There is a common narrative when it comes to looking back on the two great Yankee managers over the last eighteen years. The narrative goes something like this: Joe Torre burned out his bullpens and Joe Girardi‘s use of his bullpen is one of his strengths as a manager. I have heard variations of those memes over the years and wondered if there was a way to measure the bullpen usage to see how true these narratives were. Once I put together all the numbers, the conclusion I came up with is that Torre really did not earn his reputation until the last five years of his tenure.
First, let’s look at the most basic of numbers, things like ERA, WHIP and bullpen losses. Each provides some insight to the conclusion.
Joe Girardi’s bullpens have beaten the average American League bullpen in ERA every season he has been the manager. His accumulative average bullpen is then higher than the league over that time period. Joe Torre’s bullpens beat the league average for his first eight seasons in pinstripes. In 1997, the bullpen ERA was almost a full run below the league average.
But in Torre’s last five seasons, four of those five bullpens actually finished above the league average in ERA and the one season his came below (2006) was only by three lonely points. Here are their accumulated averages:
Manager – ERA – Lg ERA – Diff
- Torre – 4.00, 4.33, -.33
- Girardi – 3.56, 3.88, -.32
As you can see, the two numbers are nearly identical. Torre would have been much higher if the last five years were not so tough. It should be noted that Girardi’s last three years were not as effective as this first three. The lower Girardi average ERA is in a much more pitching environment than the offensive days Torre managed, so don’t make a big deal of that difference.
The same thing shows up in the accumulated WHIP averages. Torre’s bullpen WHIP was much lower than league average for his first eight years and then was actually higher in two of his last five years. Girardi has again struggled a bit the last three years with his bullpen WHIP but the numbers come out nearly identical:
Manager – WHIP – Lg WHIP – Diff
- Torre – 1.359, 1.424, -0.065
- Girardi – 1.271, 1.337, -0.066
I’d call that a wash. So far, we have seen little difference between the overall results of the two managers and their bullpens. It should be noted that we are judging all relievers equal here and not taking into account the kind of talent each manager had. But it is a manager’s job to make the most of their bullpens and these numbers show that both have done about the same in these categories.
Now let’s look at two other basic categories, the number of losses the bullpens sustained per year under each manager and the percentage that inherited runners by relievers scored:
Manager – Losses per season – Inherited runners scoring
Torre – 17.67, 33%
Girardi – 17.5, 27.7%
While the losses per season are similar, the inherited runners scoring favors Girardi. I did not do league averages for these stats though and the higher scoring environment in Torre’s years may play a factor.
What about how the bullpens were used? I then looked at things like days pitched without rest, number of outs per outing and times that more than three outs were asked of the reliever:
Manager – Days without rest – ave number of outs – more than three outs
- Torre – 93.33, 3.52, 135
- Girardi – 89.83, 3.20, 115
Some notes on the numbers above: Torre’s early years saw similar days without rest numbers as Girardi. The difference really came about in the last four of Torre’s seasons. Three of those four seasons showed the number of days pitched without rest jump to over a hundred and the fourth was at 92. 2004 was really bad as it happened 131 times! In Girardi’s six years, he had one season (2012) where that figure jumped to 117, the second highest of the eighteen year period. But all other years including 2013 were in the eighties and seventies.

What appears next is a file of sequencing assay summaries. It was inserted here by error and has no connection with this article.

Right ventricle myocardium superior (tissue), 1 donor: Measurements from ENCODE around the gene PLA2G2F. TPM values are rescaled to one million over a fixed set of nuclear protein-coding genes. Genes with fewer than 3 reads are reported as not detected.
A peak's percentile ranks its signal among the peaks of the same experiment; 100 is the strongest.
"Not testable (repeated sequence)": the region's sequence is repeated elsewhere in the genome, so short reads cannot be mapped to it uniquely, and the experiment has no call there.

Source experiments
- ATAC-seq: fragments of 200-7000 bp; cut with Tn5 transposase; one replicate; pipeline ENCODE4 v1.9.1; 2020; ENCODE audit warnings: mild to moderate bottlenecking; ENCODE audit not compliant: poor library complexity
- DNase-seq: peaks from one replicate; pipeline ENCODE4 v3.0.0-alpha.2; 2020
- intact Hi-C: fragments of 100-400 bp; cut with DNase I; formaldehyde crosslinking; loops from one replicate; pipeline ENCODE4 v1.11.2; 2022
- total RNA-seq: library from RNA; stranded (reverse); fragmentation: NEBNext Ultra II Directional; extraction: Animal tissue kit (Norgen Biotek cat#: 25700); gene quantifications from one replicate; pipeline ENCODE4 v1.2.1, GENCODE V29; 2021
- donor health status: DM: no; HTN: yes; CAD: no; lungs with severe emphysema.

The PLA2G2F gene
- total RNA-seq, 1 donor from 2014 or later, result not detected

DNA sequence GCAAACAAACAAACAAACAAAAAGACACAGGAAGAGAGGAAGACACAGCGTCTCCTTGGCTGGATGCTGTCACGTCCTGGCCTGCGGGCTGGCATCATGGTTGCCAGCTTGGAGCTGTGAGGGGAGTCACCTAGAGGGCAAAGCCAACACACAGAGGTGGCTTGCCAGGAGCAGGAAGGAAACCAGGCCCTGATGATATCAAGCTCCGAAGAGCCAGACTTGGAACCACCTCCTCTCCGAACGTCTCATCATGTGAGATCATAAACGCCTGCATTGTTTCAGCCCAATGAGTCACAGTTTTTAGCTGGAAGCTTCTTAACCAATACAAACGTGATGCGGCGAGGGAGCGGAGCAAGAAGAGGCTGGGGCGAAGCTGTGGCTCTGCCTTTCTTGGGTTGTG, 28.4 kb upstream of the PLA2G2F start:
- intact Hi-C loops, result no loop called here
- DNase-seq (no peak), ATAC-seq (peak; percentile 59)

Torre left his pitchers in longer. The number of outs per outing and the times when more than three outs were required showed a slightly different philosophy. All three of these numbers in this last sequence seem to favor the idea that Torre expected more out of his bullpen and Girardi is more conscious of rest and length of outing. But again, Torre seemed to demand more with less rest the further in the rear view mirror the 2000 championship season was toward the end of his tenure.
The one constant for both managers was Mariano Rivera, except for 2012, when Rivera missed most of the season for Girardi. Joe Torre should be given credit for his emphasis on trying to make each game a six or seven inning game where the bullpen shut it down from the seventh inning on. Girardi has tried to continue that tradition. That emphasis really worked for Torre in his first four seasons with Rivera, John Wetteland, Jeff Nelson, Mike Stanton and Ramiro Mendoza all factors in those first four years.
But after Nelson and Stanton broke down, Torre simply did not have the same success in his later years and struggled to find a combination to put in front of Rivera. Girardi used the tandem of Rivera and David Robertson to great effect as long as they were healthy and often had a decent option for the seventh inning. Injury problems led Girardi to improvise and 2012 was a real scramble act in particular.
The conclusion would seem to be after looking at everything that Joe Torre earned his bullpen wrecking reputation in the last four years of his tenure. Up until that point, his usage of the bullpen was similar to Girardi’s and the overall numbers seem to show that Torre was not as bad on his bullpen as we thought.
The bottom line is that both garnered similar results in bullpens that regularly beat league averages in ERA and WHIP. Perhaps Torre should be given a little more credit than he gets with his bullpen usage and perhaps Girardi should get a little less.